Jobo Designs

Letting the crafty creative juices flow. Knitting, spinning, crafting, dyeing, rabbits, sheep and more!

19. April 2011 11:02
by Jobo

Woody Knitters: Hand Crafted Knitting Needles

19. April 2011 11:02 by Jobo | 0 Comments

On my last trip up to Belfast Mini Mills... I saw these fabulous wooden knitting needles!  The company is Woody Knitters, and the needles are handmade here on PEI. 

I had been wanting some smaller (both in diameter and in length) wooden needles, as I have read that they are excellent for lace knitting.  The wood is smooth, but grips the lace thread so nicely.  Also, the needles are so feather light, and very warm in your hands.  I have tried bamboo dpns before, and they were ok... I didn't appreciate the bendy feeling of working with them.  I tried a pair of ebony wood Lantern Moon needles also, but for socks, they just didn't work for me.  I broke 2 of the set before I finished an entire sock.  They looked lovely, but didn't hold up to my rough travel-knitting needs.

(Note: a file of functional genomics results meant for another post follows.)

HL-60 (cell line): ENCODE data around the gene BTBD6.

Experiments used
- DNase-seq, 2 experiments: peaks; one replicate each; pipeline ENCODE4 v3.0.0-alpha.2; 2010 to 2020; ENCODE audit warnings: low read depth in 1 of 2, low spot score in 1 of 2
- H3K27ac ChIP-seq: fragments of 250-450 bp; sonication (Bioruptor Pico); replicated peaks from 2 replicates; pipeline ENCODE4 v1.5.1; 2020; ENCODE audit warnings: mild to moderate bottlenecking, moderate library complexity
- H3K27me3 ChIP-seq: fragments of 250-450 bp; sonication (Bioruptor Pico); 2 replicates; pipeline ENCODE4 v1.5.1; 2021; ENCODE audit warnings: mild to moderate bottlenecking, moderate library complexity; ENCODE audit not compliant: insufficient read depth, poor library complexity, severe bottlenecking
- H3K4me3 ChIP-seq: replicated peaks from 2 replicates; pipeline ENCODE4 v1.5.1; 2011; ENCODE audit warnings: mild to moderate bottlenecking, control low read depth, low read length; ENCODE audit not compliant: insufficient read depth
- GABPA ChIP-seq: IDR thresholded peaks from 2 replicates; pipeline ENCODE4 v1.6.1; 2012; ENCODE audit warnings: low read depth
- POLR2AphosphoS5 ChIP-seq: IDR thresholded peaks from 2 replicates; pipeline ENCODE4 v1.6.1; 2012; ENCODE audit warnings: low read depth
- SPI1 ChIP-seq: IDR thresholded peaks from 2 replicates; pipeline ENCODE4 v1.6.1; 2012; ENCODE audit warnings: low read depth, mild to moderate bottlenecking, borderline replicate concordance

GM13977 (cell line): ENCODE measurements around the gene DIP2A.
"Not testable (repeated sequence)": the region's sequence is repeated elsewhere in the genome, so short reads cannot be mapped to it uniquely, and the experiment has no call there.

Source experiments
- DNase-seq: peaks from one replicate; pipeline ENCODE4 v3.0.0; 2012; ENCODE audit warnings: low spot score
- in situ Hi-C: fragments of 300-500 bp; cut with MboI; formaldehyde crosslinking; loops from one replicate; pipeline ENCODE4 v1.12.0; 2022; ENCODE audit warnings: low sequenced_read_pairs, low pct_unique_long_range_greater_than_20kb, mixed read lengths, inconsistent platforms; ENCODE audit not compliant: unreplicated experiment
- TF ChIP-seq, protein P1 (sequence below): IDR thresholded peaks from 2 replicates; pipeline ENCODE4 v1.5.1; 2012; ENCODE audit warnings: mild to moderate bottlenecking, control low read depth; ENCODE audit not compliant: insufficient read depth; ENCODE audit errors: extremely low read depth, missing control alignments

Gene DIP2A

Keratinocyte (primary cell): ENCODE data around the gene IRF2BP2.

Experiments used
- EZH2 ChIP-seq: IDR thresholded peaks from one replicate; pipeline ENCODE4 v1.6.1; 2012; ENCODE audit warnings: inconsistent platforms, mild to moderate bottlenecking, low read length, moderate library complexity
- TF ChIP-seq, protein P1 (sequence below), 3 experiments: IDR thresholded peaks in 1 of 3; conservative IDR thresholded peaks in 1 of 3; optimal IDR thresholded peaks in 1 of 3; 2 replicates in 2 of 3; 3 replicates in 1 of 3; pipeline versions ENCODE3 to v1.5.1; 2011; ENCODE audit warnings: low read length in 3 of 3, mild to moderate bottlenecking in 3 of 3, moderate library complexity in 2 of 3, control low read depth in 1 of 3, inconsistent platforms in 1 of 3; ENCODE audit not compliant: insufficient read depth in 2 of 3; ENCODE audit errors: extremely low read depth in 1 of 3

For lace however, I am very pleasantly surprised at how much I like the wooden needles!  These are a 3 mm diameter set, made from Ramen Wood, with a bead top.  The wood is silky smooth, finished with Tung oil.  This set is 12 inches long, so just perfect for my build.  (I think maybe short people have short arms too!  The standard 14 inch steel needles I use feel like they are too long for me to be comfortable)

  April 11 2011 014lily of the valley samle with wooden needlesApril 11 2011 010

I've tried a few samples now on these needles, and I find them quite enjoyable to use... and here's why:

- Sharpness: The tips are just the right level of pointy.  For fine lace work with even finer thread yarns, a fairly pointy tip is required for manipulating the stitches properly.  I've done various stitches, including K3tog in Orenburg-style stitches, and Nupp stitches in Estonian style samples.